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Core confidence depends on core exercises!
July 21st, 2020



In these turbulent and unpredictable times, leaders need core strength to ensure they tap into the knowledge and skills around them, so that their guidance and decisions are as informed and as sound as they can be with the information at hand.

This is a time when the leader’s job is to put the right people together for the right task, given the problems at hand are often ones that have never been solved or even understood. Leaders need to know when and how to group skills and knowledge and build new teams for next level problems and new ideas. They also need to know when to disband, conclude or resolve projects or teams to maximize resources and engagement. 

Mobilizing knowledge, information, skills and strengths is needed to enhance the relevance, timing and execution of our work. Mobilizing benefits from 4 core exercises which, when continually strengthened through self-awareness, help leaders create risk tolerant conditions required for people to creatively tackle new and often complex issues.  

4 core exercises to build your core confidence in a time of unknowns: 

  1. Humility
  2. Accountability
  3. Courage
  4. Critical thinking

Humility 

As a leader who practices humility, you know when to ask for help. You have heightened awareness of when there are others in the room who know more than you about a topic or who may see things in a way that is needed to balance, challenge or enhance a decision or a communication. Your strong humility ensures you create space for others to offer their talents and together, you all deliver far more as a collective than you could have as an autocratic leader.

Your humility allows you to maximize teamwork and mobilize talent. It allows your ego to act as a healthy governor, not as a sole charge dictator of your reactions and behavior. Your humility lets you learn as your ego is not at stake.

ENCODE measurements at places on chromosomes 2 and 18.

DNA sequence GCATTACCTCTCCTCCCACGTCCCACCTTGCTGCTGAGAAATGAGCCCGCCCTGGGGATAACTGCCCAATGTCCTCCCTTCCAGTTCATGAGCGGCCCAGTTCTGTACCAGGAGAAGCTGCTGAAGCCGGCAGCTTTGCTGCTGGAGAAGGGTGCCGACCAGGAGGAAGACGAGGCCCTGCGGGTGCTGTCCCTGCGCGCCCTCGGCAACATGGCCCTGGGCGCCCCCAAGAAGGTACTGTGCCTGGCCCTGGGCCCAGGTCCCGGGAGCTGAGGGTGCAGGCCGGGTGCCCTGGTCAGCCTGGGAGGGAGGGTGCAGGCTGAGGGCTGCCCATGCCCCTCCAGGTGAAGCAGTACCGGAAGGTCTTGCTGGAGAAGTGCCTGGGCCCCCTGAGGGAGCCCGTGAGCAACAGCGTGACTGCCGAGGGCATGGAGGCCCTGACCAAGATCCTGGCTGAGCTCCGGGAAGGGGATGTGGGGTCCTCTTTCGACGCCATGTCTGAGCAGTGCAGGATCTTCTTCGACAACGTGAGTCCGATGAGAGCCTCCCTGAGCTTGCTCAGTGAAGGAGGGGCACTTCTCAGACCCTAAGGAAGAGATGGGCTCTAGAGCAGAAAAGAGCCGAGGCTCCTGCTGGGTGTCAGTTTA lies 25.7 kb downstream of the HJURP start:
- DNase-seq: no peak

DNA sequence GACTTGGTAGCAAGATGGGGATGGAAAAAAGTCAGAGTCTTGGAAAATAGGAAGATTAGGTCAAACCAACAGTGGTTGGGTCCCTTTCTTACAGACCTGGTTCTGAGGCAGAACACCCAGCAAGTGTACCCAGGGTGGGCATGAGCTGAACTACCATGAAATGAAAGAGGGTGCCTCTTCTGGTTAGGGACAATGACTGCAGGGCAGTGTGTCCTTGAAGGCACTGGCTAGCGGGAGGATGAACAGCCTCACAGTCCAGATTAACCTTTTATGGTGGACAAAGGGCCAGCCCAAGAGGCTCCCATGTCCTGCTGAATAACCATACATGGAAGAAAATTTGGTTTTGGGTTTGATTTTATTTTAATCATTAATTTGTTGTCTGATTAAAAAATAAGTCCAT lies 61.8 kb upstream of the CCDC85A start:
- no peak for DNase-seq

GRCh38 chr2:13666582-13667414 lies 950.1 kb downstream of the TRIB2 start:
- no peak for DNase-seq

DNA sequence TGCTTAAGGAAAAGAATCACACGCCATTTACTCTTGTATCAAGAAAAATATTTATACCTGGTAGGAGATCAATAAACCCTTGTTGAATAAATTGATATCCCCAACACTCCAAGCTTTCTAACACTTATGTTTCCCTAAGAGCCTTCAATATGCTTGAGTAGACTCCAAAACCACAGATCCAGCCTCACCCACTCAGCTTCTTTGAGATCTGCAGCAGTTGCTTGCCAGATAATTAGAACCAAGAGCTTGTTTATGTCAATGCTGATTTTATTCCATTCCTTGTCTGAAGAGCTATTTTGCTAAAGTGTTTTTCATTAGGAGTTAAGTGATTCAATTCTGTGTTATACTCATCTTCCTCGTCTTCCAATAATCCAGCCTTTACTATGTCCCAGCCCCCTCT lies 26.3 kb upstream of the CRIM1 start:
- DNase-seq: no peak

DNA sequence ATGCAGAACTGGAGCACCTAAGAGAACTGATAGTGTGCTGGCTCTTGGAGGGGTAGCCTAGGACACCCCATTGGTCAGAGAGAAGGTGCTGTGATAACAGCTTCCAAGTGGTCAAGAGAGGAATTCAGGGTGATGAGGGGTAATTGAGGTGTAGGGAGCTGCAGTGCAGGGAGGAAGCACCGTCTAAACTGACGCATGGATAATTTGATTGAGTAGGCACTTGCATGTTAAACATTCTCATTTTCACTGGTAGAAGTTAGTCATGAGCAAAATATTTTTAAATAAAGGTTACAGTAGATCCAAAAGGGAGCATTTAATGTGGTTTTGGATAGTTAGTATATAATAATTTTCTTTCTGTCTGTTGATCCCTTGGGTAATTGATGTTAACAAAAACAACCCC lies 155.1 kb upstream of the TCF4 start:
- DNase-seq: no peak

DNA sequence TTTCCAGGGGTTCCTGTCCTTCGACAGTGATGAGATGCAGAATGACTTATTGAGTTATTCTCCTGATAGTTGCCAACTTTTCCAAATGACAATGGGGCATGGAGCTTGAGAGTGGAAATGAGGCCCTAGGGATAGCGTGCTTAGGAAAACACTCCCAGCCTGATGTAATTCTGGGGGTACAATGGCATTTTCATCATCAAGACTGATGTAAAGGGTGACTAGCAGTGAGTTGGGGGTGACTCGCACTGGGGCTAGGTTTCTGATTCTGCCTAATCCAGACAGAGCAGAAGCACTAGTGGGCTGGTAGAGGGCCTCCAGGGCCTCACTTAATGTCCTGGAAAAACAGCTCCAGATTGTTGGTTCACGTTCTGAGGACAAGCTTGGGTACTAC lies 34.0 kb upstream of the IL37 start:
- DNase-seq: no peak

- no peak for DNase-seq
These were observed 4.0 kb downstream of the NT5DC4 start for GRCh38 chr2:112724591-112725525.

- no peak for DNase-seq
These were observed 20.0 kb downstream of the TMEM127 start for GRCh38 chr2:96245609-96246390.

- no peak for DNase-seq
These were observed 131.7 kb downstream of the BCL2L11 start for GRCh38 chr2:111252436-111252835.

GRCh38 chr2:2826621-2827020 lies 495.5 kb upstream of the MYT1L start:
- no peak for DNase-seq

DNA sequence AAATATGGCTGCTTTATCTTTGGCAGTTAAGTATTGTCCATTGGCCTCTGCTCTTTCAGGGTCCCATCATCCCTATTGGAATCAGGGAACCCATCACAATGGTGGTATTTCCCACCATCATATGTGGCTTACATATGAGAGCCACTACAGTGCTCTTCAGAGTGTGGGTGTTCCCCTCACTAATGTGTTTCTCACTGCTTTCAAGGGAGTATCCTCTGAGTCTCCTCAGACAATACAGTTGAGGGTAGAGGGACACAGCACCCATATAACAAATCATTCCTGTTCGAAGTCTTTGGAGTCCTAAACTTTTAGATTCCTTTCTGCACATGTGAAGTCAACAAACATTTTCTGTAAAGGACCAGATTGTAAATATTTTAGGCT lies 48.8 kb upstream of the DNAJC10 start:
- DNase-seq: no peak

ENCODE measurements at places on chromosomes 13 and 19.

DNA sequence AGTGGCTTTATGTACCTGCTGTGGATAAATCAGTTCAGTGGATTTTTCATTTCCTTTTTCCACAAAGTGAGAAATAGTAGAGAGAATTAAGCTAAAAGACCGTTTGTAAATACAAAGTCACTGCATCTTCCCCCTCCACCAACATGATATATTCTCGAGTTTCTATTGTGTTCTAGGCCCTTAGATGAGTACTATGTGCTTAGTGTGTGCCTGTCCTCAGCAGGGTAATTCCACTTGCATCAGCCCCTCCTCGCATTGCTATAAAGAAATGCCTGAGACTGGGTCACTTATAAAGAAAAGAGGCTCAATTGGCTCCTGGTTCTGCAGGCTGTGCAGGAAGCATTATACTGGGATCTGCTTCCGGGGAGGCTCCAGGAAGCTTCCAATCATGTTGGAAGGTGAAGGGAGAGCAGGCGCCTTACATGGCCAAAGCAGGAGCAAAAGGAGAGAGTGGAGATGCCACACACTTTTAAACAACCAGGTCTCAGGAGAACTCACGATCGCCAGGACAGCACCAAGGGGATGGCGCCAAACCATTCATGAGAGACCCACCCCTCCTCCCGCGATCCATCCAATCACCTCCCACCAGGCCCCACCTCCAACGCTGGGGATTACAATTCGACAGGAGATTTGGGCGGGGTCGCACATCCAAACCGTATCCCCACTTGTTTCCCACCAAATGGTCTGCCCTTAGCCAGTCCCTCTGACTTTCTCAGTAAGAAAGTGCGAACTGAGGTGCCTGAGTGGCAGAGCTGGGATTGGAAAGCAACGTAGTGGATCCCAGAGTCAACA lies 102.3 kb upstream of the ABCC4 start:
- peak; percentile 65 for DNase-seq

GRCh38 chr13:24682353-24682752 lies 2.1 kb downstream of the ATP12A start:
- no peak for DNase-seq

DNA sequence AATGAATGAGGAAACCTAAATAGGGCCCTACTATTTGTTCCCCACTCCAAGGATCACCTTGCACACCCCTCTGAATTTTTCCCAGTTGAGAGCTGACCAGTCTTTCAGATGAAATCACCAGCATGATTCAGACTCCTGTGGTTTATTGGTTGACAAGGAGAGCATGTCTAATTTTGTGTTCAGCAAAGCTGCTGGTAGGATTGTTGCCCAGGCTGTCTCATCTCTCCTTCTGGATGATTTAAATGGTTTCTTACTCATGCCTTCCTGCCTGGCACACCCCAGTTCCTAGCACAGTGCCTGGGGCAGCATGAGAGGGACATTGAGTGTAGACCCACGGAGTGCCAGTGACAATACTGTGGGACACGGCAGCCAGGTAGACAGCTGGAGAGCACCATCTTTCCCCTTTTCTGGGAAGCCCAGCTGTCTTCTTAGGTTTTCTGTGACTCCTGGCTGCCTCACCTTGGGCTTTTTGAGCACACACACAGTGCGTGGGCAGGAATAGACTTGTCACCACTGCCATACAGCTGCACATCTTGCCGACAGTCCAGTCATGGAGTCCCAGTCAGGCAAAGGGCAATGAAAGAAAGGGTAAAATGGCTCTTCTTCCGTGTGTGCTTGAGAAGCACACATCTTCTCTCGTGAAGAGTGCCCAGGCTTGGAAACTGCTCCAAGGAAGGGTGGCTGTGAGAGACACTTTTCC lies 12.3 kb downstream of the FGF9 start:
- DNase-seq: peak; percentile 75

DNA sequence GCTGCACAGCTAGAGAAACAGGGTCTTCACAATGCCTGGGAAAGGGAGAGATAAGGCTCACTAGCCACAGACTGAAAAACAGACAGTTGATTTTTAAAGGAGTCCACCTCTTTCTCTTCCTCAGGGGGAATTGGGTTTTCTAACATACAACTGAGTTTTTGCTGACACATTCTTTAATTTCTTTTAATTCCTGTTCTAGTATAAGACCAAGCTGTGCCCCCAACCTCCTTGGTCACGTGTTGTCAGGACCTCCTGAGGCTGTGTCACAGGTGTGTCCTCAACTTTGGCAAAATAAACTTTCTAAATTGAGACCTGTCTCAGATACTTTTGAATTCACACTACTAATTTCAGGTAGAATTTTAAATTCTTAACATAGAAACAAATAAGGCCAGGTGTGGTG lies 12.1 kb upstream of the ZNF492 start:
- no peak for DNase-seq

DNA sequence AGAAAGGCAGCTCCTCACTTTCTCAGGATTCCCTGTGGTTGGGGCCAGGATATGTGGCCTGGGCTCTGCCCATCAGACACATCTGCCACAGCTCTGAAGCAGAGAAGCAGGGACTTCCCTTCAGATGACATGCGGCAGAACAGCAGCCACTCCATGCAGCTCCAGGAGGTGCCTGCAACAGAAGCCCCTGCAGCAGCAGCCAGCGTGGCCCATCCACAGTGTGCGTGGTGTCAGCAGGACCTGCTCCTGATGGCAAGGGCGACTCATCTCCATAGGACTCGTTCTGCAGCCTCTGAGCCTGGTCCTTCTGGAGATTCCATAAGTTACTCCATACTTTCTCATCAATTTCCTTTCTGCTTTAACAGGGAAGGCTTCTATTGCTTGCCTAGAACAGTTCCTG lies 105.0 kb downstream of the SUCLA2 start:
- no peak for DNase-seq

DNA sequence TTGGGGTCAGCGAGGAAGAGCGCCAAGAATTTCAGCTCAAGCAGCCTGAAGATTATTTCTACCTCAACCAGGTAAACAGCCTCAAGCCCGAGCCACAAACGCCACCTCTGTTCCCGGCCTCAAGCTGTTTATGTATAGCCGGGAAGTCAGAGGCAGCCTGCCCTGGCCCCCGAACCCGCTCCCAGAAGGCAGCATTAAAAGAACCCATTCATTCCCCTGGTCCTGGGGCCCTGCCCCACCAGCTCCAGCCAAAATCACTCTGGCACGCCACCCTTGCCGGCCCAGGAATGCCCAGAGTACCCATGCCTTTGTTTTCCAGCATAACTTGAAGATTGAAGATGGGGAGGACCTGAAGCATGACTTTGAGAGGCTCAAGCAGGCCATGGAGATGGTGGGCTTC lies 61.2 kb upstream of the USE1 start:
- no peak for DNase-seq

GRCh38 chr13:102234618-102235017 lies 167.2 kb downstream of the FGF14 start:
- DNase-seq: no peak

Accountability

Exercising your accountability creates the dependability, trust and reliability others need from you in tough, uncertain times. Your comfort with accountability makes you ‘error-friendly’, since dynamic conditions mean we cannot predict with certainty how a decision will play out and our best estimate is needed. Staying accountable to your decisions or actions you provide the beacon and the relief needed when things may not have gone as intended. In stepping up, you set the stage, creating safety for others to make themselves vulnerable and step up to their own accountability.

Your comfort with accountability allows you to build teams and cultures that appreciate innovation and intelligent risk-taking. You are aware that without accountability, an increase in blaming, avoidant, pass the buck behaviours can occur wherein people retreat with wilting spirit and disengagement.

Engaged, responsible people want to be held accountable and hold themselves accountable. 

Courage 

As a leader who exercises courage, you navigate the unknowns and lead where no one has led before. You are more comfortable with being uncomfortable than most people. You and your team challenge bias, assumptions, decisions or thinking that needs to be better informed. You create conditions for new ways of thinking, doing and innovating. Together you solve tough problems, have tough conversations and do the right thing. Pairing your courage with humility, you guide people where they need to go, leveraging all the skills at the table. 

Critical thinking 

To think critically is a constant practice and one you instill in others through mindfulness, tools and methods. It is requisite for leading in these times. You exercise your critical thinking skills continuously.

As an approach, critical thinking supports your decisions, actions and strategy. Paired with courage, your critical thinking helps your organization stay lean, agile and learn continuously. You ask powerful questions that help you unearth root causes so you can all channel effort and energy meaningfully and efficiently. Your methodical curiosity helps you mobilize key information relevant to the uniqueness of the situations you face now, and with your team you remain objectively critical and bias conscious.